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SSAB shakes up plate market with 2d hike

Keywords: Tags  steel plate, carbon plate, cut-to-length carbon plate, SSAB, SSAB Americas, Lisle, Ill., quenched and tempered high-strength


NEW YORK — A move by SSAB Americas to increase published plate prices by another $50 per ton was met with mixed reactions from the market, with many taking a wait-and-see approach on whether a full $100-per-ton increase can be supported by existing plate demand.

The Lisle, Ill.-based subsidiary of Swedish steelmaker SSAB AB has raised prices for all new and existing non-contract orders set to ship the week of Dec. 30, according to a customer letter dated Nov. 19 (amm.com, Nov. 20). The increase applies to as-rolled carbon and high-strength, low-alloy plate; normalized plate; alloy plate, including quenched and tempered; cut-to-length plate; and hot-rolled coil greater than 72 inches wide, the company said.

Earlier this month, the plate producer followed competitors Nucor Corp. and ArcelorMittal USA Inc. in raising prices by a minimum of $50 per ton (amm.com, Nov. 9), meaning SSAB America’s combined increases total $100 per ton.

But whether the announcement will translate to a full $100-per-ton increase in transaction prices remains to be seen, sources said.

"The easy part is to announce price increases. Making them stick is another matter," one service center source told AMM.

"Everyone is pretty guarded to see whether the market will continue to strengthen," one mill source agreed.

A number of steel buyers said they had anticipated the fourth-quarter increases. "This is the strategy this time of year. It’s a good way to firm prices," a second service center source said.

But the majority of market sources told AMM they were caught off guard by how quickly the second increase followed on the heels of the first, with reactions ranging from "surprising" to "aggressive."

"I think it’s not justified, and demand doesn’t support it," a third service center source said.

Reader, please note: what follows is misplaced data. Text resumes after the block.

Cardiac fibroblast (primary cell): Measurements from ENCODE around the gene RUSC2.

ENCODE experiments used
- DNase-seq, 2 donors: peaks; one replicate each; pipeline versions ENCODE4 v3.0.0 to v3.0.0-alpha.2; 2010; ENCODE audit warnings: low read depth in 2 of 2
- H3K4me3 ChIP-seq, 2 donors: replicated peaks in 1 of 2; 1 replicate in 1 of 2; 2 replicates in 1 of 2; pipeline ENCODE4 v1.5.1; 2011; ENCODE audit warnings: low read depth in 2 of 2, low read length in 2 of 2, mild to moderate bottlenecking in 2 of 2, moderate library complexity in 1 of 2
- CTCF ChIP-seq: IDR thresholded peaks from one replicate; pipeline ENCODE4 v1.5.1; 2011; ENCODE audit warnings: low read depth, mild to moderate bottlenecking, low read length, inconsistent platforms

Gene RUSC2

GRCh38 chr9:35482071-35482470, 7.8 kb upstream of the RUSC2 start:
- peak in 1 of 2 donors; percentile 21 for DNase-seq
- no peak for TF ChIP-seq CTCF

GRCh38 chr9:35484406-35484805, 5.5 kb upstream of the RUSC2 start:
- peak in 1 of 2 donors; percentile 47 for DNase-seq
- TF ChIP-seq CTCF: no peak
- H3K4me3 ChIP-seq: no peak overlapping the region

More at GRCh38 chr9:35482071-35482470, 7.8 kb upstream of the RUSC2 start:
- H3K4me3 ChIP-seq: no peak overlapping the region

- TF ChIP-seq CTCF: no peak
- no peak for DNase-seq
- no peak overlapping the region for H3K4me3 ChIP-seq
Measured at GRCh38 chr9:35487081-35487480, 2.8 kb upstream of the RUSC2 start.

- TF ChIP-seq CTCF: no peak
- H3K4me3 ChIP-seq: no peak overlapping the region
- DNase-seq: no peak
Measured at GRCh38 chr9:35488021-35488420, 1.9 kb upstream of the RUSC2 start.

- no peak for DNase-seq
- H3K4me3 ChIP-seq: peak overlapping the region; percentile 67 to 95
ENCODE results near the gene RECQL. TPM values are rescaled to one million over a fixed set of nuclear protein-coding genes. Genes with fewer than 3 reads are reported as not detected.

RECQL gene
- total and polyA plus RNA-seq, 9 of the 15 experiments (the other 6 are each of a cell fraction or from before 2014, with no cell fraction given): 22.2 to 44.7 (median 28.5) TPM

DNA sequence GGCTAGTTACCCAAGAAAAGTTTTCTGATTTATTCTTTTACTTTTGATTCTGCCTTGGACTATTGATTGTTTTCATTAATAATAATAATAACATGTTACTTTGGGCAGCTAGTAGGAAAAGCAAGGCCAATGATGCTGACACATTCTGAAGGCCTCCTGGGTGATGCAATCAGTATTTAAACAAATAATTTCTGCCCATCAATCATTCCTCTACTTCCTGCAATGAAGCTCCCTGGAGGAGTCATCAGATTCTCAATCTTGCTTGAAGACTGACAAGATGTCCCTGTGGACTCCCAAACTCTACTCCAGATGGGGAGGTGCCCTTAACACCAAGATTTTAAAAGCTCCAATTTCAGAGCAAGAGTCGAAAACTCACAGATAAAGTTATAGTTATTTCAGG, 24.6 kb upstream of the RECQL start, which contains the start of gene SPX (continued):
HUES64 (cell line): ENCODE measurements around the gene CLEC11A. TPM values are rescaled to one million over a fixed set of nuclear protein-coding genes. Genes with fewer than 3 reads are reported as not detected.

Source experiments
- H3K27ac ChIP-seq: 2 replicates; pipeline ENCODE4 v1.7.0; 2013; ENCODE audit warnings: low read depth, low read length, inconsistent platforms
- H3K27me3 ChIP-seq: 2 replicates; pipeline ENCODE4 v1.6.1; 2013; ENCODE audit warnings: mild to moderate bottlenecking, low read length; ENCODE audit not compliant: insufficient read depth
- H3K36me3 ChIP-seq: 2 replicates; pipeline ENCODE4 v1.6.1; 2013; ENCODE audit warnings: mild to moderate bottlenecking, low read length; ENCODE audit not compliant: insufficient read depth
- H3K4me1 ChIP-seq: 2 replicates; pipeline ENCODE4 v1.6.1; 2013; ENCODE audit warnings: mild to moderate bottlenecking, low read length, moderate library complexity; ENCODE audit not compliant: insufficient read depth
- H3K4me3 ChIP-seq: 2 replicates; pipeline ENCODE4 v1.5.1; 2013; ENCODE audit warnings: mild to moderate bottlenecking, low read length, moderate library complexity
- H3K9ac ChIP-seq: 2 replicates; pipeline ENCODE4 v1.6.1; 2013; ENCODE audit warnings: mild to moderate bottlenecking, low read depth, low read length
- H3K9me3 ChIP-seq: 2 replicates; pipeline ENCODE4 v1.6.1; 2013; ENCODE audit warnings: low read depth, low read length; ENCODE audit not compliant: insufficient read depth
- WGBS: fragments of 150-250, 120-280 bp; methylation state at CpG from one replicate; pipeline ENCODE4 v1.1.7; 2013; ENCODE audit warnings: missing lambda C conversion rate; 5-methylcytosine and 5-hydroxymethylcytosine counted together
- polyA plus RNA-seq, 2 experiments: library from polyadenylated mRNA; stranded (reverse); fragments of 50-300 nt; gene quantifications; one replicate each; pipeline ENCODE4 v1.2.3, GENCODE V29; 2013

Pricing for plate products—particularly commodity-grade products—has taken a dive in recent months amid a decline in demand that started in the second quarter of this year. The price of cut-to-length carbon plate, for example, has dropped as low as $34 per hundredweight ($680 per ton) f.o.b. Midwest mill in recent weeks, down from a high of $47 per cwt ($940 per ton) in January.
But others said the increases could have legs, especially since some mill sources said they started to see an uptick in orders as many steel buyers perceived recent lows as the pricing floor.

"We do see a little activity because some people are low on stocks," a second mill source said. "Some customers took positions at very low levels, and their perception is that if they need material—if not in December, at least in January—they found it opportune to buy at those levels a week or so back."

The first round of increases also prompted an extension of lead times at some mills.

"It’s our view that on the first $50 per ton, at least $20 will get secured," the second mill source said.

As of late Tuesday, AMM had not seen news of other mills following SSAB America’s apparently leading move, but some said they expected other mills were close behind.

"I assume others will follow suit," a fourth service center source said.


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